Yet one of the most perceptive portraits of Oliver came in the Montreal Gazette in June 1982. Columnist Michael Farber acknowledged the opposing views: “arrogant or honest, a clubhouse lawyer or a clubhouse leader, selfish or a team player.” Digging deeper, the full-page feature recognized him as “a cheerful, accommodating boy scout of a man” (he didn’t smoke or drink). Toward the end, it captured Oliver’s style succinctly: “Ever gentle, ever serious, he told them what he thinks.”35

Montreal hosted the All-Star Game in 1982, and the crowd at Olympic Stadium gave Oliver tremendous applause when he was announced. His friend Dusty Baker turned to him and said, “Scoop, that was a once in a lifetime ovation.” The recognition continued in the offseason. Though Oliver had received some consideration for the Most Valuable Player award in eight previous seasons, he tied for third in the 1982 NL MVP voting.

Oliver followed with another good season, albeit a sizable step down from his production in ’82: .300 with 8 homers and 84 RBIs. Again he made the All-Star team. Even so, he had a feeling early in the season that he wouldn’t be back with Montreal in ’84 if the Expos didn’t become champions.36 Lack of leadership was also perceived as an issue, even though Raines and Dawson (to name just two teammates) looked up to Oliver. Expos broadcaster Dave Van Horne cited the absence of Parrish, calling him the one who could rally the troops.37 Yet according to ace pitcher Steve Rogers, it was unfair to put Oliver in this spot coming to a new team full of homegrown players.

Again Oliver’s sense proved accurate. After finishing third in the NL East again in 1983, Montreal traded him to the San Francisco Giants in February 1984. The Expos received pitcher Fred Breining, outfielder Max Venable, and a player to be named later (another pitcher, Andy McGaffigan). The previous month, Montreal had signed Pete Rose as a free agent, and there was talk that Rose would move back to left field, where he had played for several seasons in the late ’60s and early ’70s. Instead, Rose stayed at first base, but he wore the Expos uniform for less than one season.

Oliver shared first base in San Francisco with another lefty, Scot Thompson. Although they both hit for good average, they hit just one home run (Thompson’s) between them. Along with the dropoff in Oliver’s power, it later emerged that manager Frank Robinson had doubts about the condition of the veteran’s shoulder. On August 20, San Francisco sent Oliver and a player to be named later (pitcher Renie Martin) to Philadelphia for pitchers Kelly Downs and George Riley. Phillies first baseman Len Matuszek was hitting just .240, and the team wanted another lefty bat after Tim Corcoran and Joe Lefebvre had gotten hurt and Jeff Stone was demoted.38

Though Oliver hit well for the Phillies (.312), he was traded again in February 1985. He went to Los Angeles for pitcher Pat Zachry, who was near the end of the line. The series of trades, in Oliver’s view, conveyed a lack of respect.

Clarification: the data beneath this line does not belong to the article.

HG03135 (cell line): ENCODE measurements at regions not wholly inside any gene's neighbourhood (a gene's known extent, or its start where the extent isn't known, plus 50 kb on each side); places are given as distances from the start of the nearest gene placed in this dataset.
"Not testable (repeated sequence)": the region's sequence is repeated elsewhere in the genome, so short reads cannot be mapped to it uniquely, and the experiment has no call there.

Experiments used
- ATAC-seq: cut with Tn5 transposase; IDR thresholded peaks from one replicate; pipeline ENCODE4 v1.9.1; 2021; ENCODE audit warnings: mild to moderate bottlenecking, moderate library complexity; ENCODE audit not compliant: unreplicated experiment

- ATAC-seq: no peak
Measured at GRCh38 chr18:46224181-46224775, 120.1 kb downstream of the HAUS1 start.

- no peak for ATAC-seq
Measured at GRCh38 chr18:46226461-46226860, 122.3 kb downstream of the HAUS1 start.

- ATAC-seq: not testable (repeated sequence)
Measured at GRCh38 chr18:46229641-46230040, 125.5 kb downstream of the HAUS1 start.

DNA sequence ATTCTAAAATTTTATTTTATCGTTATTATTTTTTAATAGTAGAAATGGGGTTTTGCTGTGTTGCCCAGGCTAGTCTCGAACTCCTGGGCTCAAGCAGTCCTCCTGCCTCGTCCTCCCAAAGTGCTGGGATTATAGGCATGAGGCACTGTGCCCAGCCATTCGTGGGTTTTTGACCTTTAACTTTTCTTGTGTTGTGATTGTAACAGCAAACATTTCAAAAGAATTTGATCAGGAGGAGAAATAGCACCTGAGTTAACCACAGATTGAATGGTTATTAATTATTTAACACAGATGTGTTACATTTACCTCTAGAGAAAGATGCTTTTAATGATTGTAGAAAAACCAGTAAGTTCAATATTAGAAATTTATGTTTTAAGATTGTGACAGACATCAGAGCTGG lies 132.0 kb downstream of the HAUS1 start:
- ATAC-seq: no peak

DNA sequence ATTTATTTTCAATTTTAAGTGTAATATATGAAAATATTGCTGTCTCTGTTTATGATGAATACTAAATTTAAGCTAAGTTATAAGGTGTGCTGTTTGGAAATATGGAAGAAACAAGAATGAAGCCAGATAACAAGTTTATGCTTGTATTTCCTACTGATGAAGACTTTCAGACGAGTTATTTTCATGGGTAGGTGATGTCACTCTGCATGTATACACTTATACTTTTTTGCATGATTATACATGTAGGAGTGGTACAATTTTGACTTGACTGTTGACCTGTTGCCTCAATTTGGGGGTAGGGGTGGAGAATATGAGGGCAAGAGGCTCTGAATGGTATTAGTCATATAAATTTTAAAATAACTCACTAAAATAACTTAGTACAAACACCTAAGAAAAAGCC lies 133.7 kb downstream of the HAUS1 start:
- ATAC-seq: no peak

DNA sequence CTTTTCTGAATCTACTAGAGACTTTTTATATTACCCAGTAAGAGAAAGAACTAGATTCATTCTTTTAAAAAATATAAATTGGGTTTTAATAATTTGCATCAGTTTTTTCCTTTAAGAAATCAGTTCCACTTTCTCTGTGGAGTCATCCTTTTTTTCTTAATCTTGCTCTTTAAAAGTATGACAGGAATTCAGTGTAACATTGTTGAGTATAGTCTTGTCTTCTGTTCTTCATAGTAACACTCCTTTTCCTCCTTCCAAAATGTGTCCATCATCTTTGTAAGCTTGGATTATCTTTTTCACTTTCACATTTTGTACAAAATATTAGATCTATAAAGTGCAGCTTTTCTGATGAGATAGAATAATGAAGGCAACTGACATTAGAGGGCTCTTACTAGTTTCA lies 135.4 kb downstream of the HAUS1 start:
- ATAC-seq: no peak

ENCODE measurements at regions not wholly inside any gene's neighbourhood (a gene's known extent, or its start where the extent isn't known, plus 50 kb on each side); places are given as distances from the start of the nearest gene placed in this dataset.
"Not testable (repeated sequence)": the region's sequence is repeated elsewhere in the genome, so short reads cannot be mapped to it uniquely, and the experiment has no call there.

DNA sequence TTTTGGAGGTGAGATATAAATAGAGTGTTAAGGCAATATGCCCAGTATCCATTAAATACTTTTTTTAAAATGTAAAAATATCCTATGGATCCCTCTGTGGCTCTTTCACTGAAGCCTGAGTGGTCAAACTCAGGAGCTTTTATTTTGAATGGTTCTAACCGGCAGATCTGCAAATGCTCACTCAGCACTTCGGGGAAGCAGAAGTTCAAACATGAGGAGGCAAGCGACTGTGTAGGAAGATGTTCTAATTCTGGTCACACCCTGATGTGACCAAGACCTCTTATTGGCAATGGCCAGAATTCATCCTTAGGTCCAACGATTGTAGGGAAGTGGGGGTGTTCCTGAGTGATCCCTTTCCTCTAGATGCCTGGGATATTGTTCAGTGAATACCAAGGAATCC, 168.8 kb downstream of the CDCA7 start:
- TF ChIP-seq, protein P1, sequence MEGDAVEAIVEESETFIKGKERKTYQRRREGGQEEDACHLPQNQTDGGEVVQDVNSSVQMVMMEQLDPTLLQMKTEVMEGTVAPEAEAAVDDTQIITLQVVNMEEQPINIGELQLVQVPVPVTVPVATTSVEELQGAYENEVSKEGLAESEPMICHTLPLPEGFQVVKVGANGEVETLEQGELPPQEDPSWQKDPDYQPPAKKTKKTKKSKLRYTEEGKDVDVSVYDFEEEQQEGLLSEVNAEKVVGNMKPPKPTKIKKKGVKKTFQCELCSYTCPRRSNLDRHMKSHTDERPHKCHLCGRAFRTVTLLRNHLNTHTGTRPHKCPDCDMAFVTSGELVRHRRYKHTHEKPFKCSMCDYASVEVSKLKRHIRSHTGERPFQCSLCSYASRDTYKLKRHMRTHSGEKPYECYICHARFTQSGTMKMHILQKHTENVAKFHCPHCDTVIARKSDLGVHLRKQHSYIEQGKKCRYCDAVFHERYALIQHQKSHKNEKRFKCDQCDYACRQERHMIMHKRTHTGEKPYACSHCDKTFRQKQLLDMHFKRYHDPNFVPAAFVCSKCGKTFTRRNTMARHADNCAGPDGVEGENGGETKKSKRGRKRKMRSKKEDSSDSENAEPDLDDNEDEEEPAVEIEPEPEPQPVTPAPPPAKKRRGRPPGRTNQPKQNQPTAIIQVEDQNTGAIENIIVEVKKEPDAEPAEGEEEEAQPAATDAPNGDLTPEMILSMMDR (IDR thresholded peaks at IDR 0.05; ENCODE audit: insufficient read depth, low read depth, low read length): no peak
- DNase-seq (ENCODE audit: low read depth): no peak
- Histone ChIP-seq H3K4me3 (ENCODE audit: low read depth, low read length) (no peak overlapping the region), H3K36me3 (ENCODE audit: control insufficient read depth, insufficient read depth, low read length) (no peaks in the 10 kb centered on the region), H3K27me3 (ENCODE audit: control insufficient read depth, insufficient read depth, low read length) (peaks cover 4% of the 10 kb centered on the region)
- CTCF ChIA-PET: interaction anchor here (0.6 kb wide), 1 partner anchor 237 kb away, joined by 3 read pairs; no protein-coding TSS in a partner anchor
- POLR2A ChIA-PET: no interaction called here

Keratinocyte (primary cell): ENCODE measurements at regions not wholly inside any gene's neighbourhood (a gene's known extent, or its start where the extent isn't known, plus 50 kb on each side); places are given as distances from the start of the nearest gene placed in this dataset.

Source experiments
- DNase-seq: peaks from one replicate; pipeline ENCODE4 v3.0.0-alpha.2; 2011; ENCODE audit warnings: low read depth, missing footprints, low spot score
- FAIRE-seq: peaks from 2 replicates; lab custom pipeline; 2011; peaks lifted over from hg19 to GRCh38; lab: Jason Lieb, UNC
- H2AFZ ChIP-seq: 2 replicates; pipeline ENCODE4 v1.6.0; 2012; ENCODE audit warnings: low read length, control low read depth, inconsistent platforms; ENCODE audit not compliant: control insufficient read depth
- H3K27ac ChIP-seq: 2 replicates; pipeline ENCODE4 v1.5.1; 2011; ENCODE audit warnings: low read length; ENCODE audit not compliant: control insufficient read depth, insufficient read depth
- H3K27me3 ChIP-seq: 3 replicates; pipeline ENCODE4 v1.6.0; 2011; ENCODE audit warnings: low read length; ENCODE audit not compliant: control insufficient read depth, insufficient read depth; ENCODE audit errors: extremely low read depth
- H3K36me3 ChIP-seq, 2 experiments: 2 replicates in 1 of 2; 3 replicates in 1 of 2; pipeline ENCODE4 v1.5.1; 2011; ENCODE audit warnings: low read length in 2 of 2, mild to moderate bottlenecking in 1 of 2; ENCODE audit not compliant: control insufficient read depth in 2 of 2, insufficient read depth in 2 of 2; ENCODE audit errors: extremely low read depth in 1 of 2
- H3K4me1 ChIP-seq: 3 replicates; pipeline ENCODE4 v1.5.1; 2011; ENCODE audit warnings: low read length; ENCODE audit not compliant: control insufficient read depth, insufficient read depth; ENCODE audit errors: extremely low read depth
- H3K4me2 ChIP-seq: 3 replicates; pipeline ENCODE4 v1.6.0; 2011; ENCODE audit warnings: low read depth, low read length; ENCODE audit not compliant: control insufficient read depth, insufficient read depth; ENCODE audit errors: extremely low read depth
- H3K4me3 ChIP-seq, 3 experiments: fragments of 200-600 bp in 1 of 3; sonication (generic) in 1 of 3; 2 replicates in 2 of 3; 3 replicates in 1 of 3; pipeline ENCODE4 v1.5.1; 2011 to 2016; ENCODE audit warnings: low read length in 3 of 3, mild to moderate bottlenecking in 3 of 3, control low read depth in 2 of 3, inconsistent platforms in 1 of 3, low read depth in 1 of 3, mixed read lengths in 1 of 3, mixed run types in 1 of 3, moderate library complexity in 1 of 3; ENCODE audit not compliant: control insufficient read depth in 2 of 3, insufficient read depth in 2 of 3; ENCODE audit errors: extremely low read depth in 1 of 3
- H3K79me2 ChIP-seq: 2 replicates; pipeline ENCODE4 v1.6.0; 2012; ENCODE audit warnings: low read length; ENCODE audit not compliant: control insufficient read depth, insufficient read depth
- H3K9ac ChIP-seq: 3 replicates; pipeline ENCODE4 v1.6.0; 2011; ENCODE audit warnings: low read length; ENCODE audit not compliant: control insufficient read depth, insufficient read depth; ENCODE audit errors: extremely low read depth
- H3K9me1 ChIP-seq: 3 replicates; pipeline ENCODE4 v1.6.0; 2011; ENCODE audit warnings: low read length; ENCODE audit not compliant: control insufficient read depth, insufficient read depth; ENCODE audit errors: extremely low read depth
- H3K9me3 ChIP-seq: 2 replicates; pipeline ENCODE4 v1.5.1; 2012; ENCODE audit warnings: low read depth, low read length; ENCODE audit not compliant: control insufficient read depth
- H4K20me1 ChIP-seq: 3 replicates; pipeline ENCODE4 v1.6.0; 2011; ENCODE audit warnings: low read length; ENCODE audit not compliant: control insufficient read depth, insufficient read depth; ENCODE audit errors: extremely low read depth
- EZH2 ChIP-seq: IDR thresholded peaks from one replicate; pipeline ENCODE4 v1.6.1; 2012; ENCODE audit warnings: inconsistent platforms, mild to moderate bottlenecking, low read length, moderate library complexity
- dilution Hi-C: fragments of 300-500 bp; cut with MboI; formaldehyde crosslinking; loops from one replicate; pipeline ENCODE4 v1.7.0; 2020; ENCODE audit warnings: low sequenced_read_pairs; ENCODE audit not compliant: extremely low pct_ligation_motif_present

The Dodgers acquired Oliver with an eye toward using him in left field, which he’d played a little for Philadelphia, his first outfield action since 1980. He was also insurance behind first baseman Greg Brock, who’d hit just .224 as a rookie. Oliver reassured Brock that as long as they both did their jobs, all would be well.39

Oliver’s return to regular outfield duty did not go well, though, so he served mainly as a pinch-hitter for L.A. after April. He got into just 35 games and made just 85 plate appearances. He asked manager Tommy Lasorda about a trade to someplace where he could be used, and the Dodgers obliged, sending him to the Toronto Blue Jays in early July for Len Matuszek, whom the Phillies had dealt away not long after Oliver. The return to the AL, with the DH rule, gave Oliver more at-bats.

The Blue Jays won the AL East in 1985 and went to the playoffs for the first time in their history. It turned out to be Oliver’s last postseason action. In nine plate appearances, he got three hits — including game-winners in Games One and Three — as the Jays lost to the Kansas City Royals. He was unhappy about being pulled for a pinch-hitter in the concluding Game Seven, felt his time in the game was up, and told his wife, “It’s over.”

Indeed, it was the last time Oliver played in the majors. He became a free agent that fall but did not land anywhere in 1986, even though in retrospect he thought he still had plenty left to offer. (He’d produced a .251/.282/.374 batting line for the Jays in 195 plate appearances.) “I could easily have DH’d another four or five years without any problems at the rate that I was going and the condition I was in,” he said in 2017.40

However, Oliver was a victim of conspiracy among major-league teams against free agents after the 1985 season. Eventually, arbitrator Thomas Roberts ruled that the collusion had kept Oliver and nine other players from getting jobs. In January 1995, Roberts awarded Oliver $680,031.41 The award covered only 1986, though, whereas Oliver had requested compensation for 1987 as well.

After announcing his retirement on February 6, 1986, the civic-minded Oliver joined the board of an Arlington organization called “Suicide Is Not Painless,” working with young people to combat the growing societal problem.42